Recycling is the process of converting waste materials into new materials and objects. It is an alternative to "conventional" waste disposal that can save material and help lower greenhouse gas emissions. Recycling can prevent the waste of potentially useful materials and reduce the consumption of fresh raw materials, thereby reducing: energy usage, air pollution (from incineration), and water pollution (from landfilling).
Recycling is a key component of modern waste reduction and is the third component of the "Reduce, Reuse, and Recycle" waste hierarchy. Thus, recycling aims at environmental sustainability by substituting raw material inputs into and redirecting waste outputs out of the economic system.
There are some ISO standards related to recycling such as ISO 15270:2008 for plastics waste and ISO 14001:2015 for environmental management control of recycling practice.
Recyclable materials include many kinds of glass, paper, cardboard, metal, plastic, tires, textiles, batteries, and electronics. The composting or other reuse of biodegradable waste—such as food or garden waste—is also a form of recycling. Materials to be recycled are either delivered to a household recycling center or picked up from curbside bins, then sorted, cleaned, and reprocessed into new materials destined for manufacturing new products.
In the strictest sense, recycling of a material would produce a fresh supply of the same material—for example, used office paper would be converted into new office paper or used polystyrene foam into new polystyrene. This is accomplished when recycling certain types of materials, such as metal cans, which can become a can again and again, infinitely, without losing purity in the product. However, this is often difficult or too expensive (compared with producing the same product from raw materials or other sources), so "recycling" of many products or materials involves their reuse in producing different materials (for example, paperboard) instead. Another form of recycling is the salvage of certain materials from complex products, either due to their intrinsic value (such as lead from car batteries, or gold from printed circuit boards), or due to their hazardous nature (e.g., removal and reuse of mercury from thermometers and thermostats).
- Recycling consumer waste
- Recycling industrial waste
- Recycling loops
- Recycling codes
- Related pages
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Recycling has been a common practice for most of human history, with recorded advocates as far back as Plato in the fourth century BC. During periods when resources were scarce and hard to come by, archaeological studies of ancient waste dumps show less household waste (such as ash, broken tools, and pottery)—implying more waste was being recycled in the absence of new material.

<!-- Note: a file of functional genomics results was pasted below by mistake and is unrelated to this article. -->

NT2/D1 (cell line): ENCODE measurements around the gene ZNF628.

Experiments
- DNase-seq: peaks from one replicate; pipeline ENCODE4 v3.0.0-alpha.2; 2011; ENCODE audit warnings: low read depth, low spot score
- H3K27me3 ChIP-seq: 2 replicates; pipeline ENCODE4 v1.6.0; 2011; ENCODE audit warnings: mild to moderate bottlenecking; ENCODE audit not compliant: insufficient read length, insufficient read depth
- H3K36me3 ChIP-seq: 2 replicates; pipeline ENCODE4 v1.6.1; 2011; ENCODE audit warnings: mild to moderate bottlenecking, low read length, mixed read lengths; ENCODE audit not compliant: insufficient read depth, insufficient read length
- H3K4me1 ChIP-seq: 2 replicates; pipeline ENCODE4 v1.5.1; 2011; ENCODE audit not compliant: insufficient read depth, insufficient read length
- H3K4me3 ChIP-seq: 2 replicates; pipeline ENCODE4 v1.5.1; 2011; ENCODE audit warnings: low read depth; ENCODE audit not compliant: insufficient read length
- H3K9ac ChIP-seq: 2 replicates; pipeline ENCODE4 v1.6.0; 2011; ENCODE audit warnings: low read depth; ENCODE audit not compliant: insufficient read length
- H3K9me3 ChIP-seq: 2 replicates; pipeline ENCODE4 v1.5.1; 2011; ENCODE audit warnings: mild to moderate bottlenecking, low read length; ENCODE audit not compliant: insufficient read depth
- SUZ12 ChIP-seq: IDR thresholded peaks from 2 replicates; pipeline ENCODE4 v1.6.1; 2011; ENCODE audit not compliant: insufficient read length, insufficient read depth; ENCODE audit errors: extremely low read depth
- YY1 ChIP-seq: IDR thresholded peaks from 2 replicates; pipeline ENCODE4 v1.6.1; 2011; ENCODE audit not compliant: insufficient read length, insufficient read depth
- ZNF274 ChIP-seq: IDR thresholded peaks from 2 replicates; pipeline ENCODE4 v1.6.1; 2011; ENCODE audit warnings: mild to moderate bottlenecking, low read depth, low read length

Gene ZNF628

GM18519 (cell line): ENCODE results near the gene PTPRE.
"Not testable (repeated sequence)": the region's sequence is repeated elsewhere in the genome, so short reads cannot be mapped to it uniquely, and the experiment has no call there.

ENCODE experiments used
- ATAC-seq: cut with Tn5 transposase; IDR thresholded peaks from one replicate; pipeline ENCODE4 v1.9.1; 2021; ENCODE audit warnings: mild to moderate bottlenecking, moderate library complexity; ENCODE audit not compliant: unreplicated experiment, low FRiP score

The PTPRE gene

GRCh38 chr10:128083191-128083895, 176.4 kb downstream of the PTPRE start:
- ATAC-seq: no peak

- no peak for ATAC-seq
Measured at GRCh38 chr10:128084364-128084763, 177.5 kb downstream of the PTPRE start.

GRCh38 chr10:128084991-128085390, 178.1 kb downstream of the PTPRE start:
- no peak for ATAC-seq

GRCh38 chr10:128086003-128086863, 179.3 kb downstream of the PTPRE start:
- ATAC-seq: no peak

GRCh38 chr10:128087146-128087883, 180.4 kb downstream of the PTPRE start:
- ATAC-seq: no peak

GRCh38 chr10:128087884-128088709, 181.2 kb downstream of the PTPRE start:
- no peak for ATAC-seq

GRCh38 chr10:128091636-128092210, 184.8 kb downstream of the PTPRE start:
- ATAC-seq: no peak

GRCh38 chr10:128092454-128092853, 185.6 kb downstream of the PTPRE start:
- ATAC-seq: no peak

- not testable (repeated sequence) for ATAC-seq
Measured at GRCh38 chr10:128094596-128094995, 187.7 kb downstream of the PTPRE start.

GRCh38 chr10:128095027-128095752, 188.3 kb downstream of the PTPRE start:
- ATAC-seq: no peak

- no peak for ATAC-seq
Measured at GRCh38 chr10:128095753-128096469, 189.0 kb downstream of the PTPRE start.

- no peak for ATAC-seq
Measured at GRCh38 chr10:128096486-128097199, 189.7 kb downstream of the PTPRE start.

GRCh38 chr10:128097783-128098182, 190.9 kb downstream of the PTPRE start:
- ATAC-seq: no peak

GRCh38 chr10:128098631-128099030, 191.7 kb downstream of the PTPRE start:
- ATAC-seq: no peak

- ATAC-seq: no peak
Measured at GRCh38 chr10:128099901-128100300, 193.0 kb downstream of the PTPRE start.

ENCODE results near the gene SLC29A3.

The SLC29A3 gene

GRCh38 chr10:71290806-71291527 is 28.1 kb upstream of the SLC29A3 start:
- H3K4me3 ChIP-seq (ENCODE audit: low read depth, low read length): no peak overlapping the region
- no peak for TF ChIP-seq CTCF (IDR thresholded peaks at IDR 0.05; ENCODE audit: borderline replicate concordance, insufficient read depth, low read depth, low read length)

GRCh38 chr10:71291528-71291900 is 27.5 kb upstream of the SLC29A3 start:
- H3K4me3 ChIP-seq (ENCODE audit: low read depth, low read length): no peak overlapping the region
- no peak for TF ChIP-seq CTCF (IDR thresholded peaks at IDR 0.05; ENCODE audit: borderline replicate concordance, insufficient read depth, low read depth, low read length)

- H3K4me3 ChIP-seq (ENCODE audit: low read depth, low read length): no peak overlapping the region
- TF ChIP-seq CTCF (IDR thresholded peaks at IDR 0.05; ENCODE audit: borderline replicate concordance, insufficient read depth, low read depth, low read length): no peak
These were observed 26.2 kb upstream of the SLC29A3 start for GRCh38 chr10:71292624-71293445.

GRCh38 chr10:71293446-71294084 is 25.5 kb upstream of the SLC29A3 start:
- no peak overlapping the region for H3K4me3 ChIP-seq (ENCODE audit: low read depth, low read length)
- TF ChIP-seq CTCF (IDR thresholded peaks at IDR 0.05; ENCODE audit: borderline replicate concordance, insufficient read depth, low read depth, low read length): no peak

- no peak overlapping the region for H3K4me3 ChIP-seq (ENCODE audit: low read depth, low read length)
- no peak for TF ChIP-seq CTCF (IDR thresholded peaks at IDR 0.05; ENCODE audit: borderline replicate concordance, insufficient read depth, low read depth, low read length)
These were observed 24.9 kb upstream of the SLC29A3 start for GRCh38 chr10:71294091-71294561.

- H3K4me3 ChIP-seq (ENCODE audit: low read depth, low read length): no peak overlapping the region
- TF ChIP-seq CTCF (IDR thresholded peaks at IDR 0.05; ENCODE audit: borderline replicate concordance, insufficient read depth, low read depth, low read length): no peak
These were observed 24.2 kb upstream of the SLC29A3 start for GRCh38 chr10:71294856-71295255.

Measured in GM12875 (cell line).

In pre-industrial times, there is evidence of scrap bronze and other metals being collected in Europe and melted down for perpetual reuse. Paper recycling was first recorded in 1031 when Japanese shops sold repulped paper. In Britain dust and ash from wood and coal fires was collected by "dustmen" and downcycled as a base material used in brick making. The main driver for these types of recycling was the economic advantage of obtaining recycled feedstock instead of acquiring virgin material, as well as a lack of public waste removal in ever more densely populated areas. In 1813, Benjamin Law developed the process of turning rags into "shoddy" and "mungo" wool in Batley, Yorkshire. This material combined recycled fibers with virgin wool. The West Yorkshire shoddy industry in towns such as Batley and Dewsbury lasted from the early 19th century to at least 1914.
Industrialization spurred demand for affordable materials; aside from rags, ferrous scrap metals were coveted as they were cheaper to acquire than virgin ore. Railroads both purchased and sold scrap metal in the 19th century, and the growing steel and automobile industries purchased scrap in the early 20th century. Many secondary goods were collected, processed and sold by peddlers who scoured dumps and city streets for discarded machinery, pots, pans, and other sources of metal. By World War I, thousands of such peddlers roamed the streets of American cities, taking advantage of market forces to recycle post-consumer materials back into industrial production.
Beverage bottles were recycled with a refundable deposit at some drink manufacturers in Great Britain and Ireland around 1800, notably Schweppes. An official recycling system with refundable deposits was established in Sweden for bottles in 1884 and aluminum beverage cans in 1982; the law led to a recycling rate for beverage containers of 84–99 percent depending on type, and a glass bottle can be refilled over 20 times on average.
New chemical industries created in the late 19th century both invented new materials (e.g. Bakelite ) and promised to transform valueless into valuable materials. Proverbially, you could not make a silk purse of a sow's ear—until the US firm Arthur D. Little published in 1921 "On the Making of Silk Purses from Sows' Ears", its research proving that when "chemistry puts on overalls and gets down to business ... new values appear. New and better paths are opened to reach the goals desired."